Analyze and Evaluate the Impact of Alexander Hamilton's Economic Policies, Including His Views on Banking During the Early Years of the Republic.

618 Words3 Pages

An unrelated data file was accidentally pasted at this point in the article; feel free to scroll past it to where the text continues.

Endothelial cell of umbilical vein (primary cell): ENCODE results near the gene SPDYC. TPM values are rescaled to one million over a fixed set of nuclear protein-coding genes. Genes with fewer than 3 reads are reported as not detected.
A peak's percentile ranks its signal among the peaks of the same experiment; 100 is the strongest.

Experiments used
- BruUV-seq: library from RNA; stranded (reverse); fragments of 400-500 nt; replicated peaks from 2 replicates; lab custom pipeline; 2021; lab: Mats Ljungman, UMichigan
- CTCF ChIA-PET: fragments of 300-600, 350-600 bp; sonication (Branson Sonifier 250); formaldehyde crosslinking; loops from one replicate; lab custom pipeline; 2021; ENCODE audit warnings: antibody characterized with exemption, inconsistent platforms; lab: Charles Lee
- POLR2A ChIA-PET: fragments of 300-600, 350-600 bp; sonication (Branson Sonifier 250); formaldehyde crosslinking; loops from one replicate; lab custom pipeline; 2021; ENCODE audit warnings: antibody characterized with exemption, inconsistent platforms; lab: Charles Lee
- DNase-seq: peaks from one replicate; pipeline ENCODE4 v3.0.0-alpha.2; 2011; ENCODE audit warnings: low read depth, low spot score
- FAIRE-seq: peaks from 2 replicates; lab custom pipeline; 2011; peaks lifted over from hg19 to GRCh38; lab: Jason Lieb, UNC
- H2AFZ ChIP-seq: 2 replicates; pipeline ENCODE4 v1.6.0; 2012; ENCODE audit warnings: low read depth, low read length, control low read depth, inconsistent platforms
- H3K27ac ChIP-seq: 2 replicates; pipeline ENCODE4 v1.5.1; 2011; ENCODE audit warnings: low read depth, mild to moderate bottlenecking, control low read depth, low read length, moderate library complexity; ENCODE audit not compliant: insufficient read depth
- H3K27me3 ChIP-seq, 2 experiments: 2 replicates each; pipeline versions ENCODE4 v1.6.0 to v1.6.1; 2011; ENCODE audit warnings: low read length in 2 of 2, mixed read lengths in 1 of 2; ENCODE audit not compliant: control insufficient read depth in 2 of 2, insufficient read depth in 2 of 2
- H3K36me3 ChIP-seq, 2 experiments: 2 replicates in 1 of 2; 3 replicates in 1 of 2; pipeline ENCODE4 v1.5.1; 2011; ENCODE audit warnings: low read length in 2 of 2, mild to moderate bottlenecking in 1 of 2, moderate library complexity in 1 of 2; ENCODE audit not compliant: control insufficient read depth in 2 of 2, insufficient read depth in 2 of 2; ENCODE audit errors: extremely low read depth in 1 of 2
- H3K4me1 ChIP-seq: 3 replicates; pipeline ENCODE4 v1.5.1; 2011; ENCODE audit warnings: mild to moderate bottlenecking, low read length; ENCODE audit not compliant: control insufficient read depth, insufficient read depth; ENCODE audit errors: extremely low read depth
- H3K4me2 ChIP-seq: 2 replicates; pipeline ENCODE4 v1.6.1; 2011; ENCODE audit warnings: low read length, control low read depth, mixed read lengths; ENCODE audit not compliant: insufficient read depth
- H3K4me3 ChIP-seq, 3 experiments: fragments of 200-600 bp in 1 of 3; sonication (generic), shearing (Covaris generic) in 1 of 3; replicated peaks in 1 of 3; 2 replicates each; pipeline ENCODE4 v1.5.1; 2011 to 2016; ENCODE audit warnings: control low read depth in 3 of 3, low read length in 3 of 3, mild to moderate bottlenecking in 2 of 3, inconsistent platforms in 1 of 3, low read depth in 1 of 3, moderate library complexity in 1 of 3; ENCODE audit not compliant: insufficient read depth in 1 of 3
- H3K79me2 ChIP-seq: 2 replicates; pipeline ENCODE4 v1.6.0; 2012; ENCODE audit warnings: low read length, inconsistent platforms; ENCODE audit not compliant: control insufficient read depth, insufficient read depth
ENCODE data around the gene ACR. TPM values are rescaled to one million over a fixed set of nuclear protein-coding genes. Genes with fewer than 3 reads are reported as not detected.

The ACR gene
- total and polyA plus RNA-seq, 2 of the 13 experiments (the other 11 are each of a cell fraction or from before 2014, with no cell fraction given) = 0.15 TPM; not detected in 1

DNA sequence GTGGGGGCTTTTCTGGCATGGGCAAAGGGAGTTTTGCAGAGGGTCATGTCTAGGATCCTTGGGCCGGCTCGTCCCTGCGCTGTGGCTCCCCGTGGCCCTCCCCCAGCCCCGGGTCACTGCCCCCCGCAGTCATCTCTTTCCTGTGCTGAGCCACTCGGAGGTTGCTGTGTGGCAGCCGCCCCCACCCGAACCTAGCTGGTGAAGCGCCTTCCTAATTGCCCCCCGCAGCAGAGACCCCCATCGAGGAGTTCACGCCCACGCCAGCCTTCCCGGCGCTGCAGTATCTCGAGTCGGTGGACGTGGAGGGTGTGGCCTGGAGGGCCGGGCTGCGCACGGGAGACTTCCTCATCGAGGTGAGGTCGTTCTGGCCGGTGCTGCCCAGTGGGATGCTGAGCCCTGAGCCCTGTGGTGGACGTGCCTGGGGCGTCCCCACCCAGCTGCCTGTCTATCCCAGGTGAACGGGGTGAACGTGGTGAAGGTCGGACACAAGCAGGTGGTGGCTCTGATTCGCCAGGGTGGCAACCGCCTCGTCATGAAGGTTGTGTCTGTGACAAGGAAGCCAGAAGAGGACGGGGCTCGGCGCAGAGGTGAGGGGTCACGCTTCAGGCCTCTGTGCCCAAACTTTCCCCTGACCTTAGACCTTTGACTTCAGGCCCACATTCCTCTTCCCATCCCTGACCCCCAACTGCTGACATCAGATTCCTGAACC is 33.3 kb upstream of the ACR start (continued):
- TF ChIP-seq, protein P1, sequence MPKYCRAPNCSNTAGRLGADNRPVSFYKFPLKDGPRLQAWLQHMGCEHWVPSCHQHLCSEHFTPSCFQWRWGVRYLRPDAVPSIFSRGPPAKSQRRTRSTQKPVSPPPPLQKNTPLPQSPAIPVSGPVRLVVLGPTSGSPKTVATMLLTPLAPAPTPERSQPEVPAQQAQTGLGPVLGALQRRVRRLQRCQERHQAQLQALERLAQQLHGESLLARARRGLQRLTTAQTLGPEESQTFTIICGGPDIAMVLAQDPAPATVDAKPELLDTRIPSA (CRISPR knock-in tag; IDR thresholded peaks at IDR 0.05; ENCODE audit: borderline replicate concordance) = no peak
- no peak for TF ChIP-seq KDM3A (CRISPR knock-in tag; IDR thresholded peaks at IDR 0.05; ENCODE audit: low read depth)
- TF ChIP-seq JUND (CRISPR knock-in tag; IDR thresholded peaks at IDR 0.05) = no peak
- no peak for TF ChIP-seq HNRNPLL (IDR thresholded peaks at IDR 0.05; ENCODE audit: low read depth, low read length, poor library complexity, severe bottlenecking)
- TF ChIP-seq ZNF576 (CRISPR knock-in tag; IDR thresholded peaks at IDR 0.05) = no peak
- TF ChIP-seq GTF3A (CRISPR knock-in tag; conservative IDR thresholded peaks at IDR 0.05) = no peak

The Articles of Confederation were created as a new central government form after the American Revolution. The Articles still consisted of problems, specifically financial ones. Hamilton proposed a plan that would put U.S. finances on a stable foundation. He planned to lower national debt and strengthen the national credit because he believed that "a national debt was a national blessing". However, some people, such as Jefferson and small farmers opposed his ideas, because they believed in states' rights and a strict interpretation of the constitution, which led to the split of two different political parties. Before Hamilton's plan, America was having financial problems. There were war debts that were unpaid and individual states and even Congress issued worthless paper money. Hamilton created a plan that would first pay down the national debt and then assume the debt of the states. This was called the Assumption Plan. In order for Hamilton's ideas to work, he had to make the wealthy tied to the federal government, so that they would believe in his system. They would become more likely to help and give more money if they were tied to the system itself. Jefferson and his supporters opposed this plan because of their belief in the states having a greater power than the federal government, and this gave the federal government too much power. However, when Hamilton agreed to establish the nation's capital in the South along the Potomac River, Jefferson and his supporters agreed to the idea. The establishment of the capital in the South, would benefit the South instead of the North. Another phase of Hamilton's plan was to create a national bank for depositing government funds and printing bank notes that would provide a stable circulation of money that would be worth something. The support for the program came mostly from northern merchants who would gain directly
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